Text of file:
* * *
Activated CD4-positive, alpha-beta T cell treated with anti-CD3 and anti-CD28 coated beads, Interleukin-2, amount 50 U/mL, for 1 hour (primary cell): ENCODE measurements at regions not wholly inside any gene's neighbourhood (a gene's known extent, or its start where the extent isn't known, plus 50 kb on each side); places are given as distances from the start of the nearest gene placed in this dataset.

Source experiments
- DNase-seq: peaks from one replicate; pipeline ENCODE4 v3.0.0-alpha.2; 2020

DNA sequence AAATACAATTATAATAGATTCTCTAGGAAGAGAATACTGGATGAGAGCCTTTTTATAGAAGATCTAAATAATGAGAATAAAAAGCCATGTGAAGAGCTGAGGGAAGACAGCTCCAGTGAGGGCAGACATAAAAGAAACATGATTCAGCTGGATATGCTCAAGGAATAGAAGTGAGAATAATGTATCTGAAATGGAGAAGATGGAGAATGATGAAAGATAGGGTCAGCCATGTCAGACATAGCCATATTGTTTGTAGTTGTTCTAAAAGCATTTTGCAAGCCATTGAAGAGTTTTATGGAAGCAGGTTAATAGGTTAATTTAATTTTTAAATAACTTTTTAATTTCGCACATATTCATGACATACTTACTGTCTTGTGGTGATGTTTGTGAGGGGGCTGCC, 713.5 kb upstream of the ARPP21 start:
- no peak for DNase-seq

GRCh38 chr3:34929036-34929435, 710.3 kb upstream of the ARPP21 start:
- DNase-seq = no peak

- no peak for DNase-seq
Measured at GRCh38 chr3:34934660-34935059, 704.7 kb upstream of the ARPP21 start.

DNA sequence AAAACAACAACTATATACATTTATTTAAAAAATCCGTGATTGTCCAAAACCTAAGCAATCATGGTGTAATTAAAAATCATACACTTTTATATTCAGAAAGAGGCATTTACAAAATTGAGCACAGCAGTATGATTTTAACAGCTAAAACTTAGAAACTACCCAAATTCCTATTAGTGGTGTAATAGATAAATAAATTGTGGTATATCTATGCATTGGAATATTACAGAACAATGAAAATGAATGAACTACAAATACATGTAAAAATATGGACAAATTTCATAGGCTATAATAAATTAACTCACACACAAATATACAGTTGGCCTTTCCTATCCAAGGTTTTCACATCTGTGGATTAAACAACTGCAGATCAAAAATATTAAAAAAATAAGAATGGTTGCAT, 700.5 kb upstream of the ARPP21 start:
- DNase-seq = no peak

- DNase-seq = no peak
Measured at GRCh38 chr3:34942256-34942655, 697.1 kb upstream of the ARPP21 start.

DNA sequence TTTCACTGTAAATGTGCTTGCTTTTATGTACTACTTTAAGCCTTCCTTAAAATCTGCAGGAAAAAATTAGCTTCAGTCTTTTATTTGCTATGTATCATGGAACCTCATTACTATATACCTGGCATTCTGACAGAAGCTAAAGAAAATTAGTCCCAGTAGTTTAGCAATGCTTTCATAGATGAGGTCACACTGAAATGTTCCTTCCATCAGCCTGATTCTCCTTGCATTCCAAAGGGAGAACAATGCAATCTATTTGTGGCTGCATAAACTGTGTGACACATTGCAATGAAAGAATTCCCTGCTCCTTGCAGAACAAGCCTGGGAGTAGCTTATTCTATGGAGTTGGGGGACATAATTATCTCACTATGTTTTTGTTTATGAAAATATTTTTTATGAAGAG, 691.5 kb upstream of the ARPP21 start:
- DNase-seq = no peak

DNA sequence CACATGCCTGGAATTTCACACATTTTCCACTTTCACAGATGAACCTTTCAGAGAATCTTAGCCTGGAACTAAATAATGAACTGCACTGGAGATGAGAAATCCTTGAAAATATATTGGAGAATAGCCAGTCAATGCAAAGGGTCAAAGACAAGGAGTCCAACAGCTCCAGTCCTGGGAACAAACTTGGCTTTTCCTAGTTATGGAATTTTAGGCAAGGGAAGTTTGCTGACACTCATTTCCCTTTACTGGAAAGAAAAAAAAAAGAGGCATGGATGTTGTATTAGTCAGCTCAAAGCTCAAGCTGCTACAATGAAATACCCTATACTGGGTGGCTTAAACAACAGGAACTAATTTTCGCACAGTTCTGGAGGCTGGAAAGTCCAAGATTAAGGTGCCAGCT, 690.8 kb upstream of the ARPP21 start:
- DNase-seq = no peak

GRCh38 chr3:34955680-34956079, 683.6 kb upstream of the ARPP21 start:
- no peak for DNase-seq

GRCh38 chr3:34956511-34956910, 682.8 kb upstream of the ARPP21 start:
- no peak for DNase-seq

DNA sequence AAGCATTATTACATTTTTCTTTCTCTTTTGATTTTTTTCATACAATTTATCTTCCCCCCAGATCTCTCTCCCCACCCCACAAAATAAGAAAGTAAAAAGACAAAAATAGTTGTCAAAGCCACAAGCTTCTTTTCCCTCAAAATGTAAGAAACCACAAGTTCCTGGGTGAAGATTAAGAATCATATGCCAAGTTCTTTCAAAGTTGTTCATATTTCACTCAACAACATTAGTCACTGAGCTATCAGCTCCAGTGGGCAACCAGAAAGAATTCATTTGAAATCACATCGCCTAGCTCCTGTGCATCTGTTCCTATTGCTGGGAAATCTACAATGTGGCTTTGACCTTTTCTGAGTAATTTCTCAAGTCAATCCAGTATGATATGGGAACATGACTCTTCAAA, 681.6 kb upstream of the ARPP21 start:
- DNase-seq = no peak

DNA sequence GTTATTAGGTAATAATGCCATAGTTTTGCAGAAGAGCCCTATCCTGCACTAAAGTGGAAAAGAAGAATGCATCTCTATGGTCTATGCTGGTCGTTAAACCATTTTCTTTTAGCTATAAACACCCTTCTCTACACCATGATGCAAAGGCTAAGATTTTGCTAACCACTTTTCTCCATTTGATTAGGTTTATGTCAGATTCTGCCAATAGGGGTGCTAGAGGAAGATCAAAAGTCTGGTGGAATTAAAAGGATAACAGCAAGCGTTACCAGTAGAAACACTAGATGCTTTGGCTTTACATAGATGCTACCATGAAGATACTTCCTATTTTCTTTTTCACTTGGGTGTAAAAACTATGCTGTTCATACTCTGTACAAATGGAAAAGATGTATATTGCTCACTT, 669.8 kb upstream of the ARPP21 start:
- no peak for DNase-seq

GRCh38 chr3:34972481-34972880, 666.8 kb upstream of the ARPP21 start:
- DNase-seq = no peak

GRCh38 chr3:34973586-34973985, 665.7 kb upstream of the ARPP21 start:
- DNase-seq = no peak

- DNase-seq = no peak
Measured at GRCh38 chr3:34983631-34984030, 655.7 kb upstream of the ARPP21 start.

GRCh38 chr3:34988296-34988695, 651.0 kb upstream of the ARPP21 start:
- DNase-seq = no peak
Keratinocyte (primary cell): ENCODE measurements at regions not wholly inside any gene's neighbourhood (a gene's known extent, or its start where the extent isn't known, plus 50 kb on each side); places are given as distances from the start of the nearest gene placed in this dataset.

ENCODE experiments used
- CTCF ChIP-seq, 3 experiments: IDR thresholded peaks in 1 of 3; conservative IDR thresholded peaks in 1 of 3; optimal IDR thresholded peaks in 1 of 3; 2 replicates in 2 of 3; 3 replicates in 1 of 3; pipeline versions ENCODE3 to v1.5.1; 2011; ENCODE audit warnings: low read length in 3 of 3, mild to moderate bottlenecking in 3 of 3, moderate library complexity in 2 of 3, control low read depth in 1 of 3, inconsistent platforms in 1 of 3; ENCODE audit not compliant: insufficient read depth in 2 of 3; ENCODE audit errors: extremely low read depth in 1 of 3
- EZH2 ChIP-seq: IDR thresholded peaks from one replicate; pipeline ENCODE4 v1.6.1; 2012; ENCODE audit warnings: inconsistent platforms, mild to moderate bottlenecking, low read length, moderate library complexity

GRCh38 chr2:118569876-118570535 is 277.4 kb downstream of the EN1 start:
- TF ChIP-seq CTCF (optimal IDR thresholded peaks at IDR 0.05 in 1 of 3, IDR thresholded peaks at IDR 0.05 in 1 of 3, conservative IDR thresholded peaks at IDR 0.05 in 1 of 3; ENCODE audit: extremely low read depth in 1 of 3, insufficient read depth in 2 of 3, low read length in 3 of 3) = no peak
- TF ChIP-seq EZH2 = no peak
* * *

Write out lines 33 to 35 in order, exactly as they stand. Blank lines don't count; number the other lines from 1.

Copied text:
- DNase-seq = no peak
Keratinocyte (primary cell): ENCODE measurements at regions not wholly inside any gene's neighbourhood (a gene's known extent, or its start where the extent isn't known, plus 50 kb on each side); places are given as distances from the start of the nearest gene placed in this dataset.

ENCODE experiments used